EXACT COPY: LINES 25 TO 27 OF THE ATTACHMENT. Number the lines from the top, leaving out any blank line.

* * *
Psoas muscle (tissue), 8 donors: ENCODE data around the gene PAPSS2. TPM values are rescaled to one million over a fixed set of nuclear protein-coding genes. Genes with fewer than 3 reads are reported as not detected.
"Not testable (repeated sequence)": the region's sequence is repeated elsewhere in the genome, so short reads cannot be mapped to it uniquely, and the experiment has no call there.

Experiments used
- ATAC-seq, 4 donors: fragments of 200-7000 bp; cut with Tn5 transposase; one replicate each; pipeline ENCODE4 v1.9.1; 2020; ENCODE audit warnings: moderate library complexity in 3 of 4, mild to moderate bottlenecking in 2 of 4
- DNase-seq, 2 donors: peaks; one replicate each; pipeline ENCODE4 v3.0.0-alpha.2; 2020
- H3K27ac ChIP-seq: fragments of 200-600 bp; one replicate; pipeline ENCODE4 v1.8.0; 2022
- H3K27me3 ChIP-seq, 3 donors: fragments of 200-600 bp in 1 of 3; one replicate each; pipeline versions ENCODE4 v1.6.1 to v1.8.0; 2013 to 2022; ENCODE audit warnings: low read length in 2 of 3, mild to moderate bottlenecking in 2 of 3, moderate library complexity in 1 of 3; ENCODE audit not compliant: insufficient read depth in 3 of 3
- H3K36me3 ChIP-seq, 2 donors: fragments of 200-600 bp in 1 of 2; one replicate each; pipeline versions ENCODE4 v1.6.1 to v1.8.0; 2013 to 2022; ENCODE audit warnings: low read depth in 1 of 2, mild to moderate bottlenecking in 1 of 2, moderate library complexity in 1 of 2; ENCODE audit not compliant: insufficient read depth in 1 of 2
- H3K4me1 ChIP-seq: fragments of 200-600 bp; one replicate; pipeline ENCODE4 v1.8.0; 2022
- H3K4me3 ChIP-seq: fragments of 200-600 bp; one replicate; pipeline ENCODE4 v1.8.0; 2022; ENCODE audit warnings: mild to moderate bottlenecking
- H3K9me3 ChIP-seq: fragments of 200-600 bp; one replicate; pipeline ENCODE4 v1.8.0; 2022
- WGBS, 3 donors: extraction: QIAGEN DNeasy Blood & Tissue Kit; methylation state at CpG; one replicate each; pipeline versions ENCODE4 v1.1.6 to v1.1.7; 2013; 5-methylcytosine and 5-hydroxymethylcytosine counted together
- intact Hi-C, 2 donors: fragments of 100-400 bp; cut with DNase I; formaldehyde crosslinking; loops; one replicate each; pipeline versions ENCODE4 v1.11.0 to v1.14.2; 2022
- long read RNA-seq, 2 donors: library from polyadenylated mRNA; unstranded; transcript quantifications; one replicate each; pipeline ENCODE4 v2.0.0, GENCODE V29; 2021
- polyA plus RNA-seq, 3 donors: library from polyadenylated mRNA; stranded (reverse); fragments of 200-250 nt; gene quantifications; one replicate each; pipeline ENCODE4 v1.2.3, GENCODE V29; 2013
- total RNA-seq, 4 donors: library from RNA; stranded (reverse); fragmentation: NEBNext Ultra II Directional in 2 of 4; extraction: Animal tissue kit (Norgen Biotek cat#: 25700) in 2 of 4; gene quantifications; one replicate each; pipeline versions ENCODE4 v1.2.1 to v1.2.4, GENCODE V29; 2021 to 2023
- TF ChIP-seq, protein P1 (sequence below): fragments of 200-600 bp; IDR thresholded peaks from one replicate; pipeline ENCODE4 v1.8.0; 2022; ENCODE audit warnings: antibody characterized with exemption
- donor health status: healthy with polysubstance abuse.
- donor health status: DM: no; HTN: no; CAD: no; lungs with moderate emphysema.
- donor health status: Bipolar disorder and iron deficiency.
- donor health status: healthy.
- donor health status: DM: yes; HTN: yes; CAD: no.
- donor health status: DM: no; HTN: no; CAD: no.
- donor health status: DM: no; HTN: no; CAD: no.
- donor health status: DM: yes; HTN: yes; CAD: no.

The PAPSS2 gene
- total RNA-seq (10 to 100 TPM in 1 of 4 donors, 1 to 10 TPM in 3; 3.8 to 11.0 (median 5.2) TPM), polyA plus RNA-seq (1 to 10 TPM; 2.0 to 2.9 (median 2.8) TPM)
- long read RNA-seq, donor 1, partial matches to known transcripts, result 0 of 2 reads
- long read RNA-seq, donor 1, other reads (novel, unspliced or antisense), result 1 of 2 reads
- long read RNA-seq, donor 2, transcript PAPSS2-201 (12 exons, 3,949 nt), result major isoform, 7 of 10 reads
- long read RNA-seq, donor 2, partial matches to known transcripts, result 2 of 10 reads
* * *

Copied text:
- donor health status: DM: yes; HTN: yes; CAD: no.

The PAPSS2 gene
- total RNA-seq (10 to 100 TPM in 1 of 4 donors, 1 to 10 TPM in 3; 3.8 to 11.0 (median 5.2) TPM), polyA plus RNA-seq (1 to 10 TPM; 2.0 to 2.9 (median 2.8) TPM)